Now, as we turn the page and look to the future, I can’t help but wonder what the next ten years will look like for Rapp, and yeah, I am really excited to see what Don Bentley does. Don is a friend, and he’s a super good guy. But I also know how talented he is as a writer, and that, combined with his background (Google him), has me pretty pumped up to see what he’ll do with Rapp, Kennedy, Coleman, and everyone else. My guess, and this is based purely on my gut, is that Bentley brings the action in a big way with his first Rapp book. I can’t wait to read it! Or maybe he doesn’t go full bang, bang (I bet he does, though). Who knows? Either way, Rapp is in good hands moving forward, and that’s all that matters.
What else happened these last couple of weeks?
Hmm . . .
I mentioned above that I’ll be part of a big announcement soon. I’m ready to finally be able to talk about that and excited to tell you more. Soon. Promise.
Oh! Right, Redd Christmas.
Following the release of Lethal Range, which came out in August, I decided I wanted to go back in time to tell an origin story for Matthew Redd, the hero of my own series, and show how he becomes the battle-tested operator readers meet in Fields of Fire. So, Redd Christmas—which is set back during Redd’s early days as a Marine, before he becomes a Raider—does exactly that. Now, I should note that Redd Christmas is actually a novella, not a full-length book, but I promise you’ll get your money’s worth. It’s actually about 30k words, which is just under a third of a full-length Redd novel, which I usually turn in around 100k words. There’s a ton of action, but I’ll be honest with you, I wrote it (yes, even the action) in a very different way. This story was designed to be a raw, real, and honest look at what our servicemen and women go through after joining the military and being shipped off to fight in war. I didn’t want to glamorize things, instead opting to stay true to the concept of peeking behind the curtain to show what these eighteen and nineteen-year-old men go through. Of course, I also wanted to entertain the reader, and I am really proud of the overall story and how it turned out, but because it’s so different than the full-length books, I thought Redd Christmas was best off as a novella. That said, this isn’t some throwaway novella that’s loosely set within the Redd universe. No, Redd Christmas is packed with Easter eggs for people who’ve read my first two books, and it offers a few clues about my next book—Out For Blood—which we’ll announce very soon. I’m nearly done writing the fourth book, and let’s just say . . . the events of Redd Christmas are fully canonized in the main series.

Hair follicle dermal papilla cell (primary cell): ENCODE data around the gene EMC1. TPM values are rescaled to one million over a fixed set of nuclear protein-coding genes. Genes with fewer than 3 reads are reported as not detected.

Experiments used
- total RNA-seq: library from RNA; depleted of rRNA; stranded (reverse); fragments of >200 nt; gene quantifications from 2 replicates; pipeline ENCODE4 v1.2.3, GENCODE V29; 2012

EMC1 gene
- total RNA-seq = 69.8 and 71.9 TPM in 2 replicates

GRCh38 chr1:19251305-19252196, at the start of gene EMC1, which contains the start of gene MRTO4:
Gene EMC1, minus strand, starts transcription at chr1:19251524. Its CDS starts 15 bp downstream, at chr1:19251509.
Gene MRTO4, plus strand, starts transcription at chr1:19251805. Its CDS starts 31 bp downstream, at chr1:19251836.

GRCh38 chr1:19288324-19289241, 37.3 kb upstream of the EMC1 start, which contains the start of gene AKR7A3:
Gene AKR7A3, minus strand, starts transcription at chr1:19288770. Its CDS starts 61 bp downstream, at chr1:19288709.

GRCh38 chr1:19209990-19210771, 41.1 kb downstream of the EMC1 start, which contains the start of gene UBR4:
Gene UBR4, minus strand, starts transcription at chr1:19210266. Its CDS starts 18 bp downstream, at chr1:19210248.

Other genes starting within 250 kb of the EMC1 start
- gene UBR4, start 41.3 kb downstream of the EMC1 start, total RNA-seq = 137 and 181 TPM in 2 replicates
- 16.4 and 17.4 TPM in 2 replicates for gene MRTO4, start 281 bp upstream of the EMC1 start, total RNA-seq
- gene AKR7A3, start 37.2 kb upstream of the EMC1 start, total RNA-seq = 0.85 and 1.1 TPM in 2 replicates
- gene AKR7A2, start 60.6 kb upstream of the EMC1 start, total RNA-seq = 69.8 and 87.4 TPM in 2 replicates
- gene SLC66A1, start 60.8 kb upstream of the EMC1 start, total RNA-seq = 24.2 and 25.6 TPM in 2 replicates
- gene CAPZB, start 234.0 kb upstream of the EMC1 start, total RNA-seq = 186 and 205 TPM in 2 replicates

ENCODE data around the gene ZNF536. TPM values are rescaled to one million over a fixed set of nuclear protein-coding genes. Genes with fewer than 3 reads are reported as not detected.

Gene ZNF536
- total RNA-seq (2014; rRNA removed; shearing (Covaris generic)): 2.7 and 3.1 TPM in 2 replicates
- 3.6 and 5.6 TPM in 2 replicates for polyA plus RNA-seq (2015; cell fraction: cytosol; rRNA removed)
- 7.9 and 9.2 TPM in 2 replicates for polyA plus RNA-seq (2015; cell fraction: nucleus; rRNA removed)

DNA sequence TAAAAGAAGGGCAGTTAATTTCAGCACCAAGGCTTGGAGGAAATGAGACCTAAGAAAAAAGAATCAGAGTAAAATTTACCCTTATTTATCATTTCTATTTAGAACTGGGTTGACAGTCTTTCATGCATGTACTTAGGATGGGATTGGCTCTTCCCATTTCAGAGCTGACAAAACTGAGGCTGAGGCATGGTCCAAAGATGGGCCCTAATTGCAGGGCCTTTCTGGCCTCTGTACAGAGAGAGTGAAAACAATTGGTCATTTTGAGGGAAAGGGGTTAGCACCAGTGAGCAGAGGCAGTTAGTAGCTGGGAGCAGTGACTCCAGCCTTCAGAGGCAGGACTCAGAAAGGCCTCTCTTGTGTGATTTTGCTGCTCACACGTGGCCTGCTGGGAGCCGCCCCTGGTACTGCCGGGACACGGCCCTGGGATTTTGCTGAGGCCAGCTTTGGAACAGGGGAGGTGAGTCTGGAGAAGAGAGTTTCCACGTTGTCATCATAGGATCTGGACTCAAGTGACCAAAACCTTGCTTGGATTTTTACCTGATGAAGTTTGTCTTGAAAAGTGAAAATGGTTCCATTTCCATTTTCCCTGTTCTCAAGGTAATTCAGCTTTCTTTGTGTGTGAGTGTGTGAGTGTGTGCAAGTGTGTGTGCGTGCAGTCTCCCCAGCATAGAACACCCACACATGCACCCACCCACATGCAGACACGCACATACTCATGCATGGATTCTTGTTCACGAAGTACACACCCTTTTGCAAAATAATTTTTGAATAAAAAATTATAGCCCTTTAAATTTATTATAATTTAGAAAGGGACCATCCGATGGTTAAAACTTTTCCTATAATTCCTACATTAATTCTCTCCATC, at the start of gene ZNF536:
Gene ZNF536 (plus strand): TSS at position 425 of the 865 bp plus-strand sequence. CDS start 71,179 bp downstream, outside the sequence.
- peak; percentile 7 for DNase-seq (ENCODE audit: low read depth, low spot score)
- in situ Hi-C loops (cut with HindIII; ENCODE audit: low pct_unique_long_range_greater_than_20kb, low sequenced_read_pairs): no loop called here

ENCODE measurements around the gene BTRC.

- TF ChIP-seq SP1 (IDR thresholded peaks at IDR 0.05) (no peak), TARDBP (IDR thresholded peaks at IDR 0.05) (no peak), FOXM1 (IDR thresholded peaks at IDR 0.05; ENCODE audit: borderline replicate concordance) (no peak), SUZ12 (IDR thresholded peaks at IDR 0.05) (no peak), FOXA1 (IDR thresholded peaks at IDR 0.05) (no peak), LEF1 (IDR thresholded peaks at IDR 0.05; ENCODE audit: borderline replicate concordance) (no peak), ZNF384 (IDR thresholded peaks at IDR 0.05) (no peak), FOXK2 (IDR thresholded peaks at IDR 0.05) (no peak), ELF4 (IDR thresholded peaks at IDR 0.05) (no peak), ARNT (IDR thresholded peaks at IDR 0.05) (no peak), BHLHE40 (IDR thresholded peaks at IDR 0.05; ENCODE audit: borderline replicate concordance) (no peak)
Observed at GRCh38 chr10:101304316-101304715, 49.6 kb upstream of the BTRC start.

For me personally, these last few weeks have continued to be challenging for a number of reasons. My wife has had some health issues that sure put a damper on our end-of-summer plans. She’s actually having another surgery soon, so if you’re the praying type, please keep her in your thoughts and prayers. As many of you know, we have six kids together, so with her down for the count, it’s left little time for Book Spying. Between being a dad, husband, and keeping up my own word count on Redd #4, I’ve not been able to type reviews for what I’ve been reading recently. But I have been reading. A lot.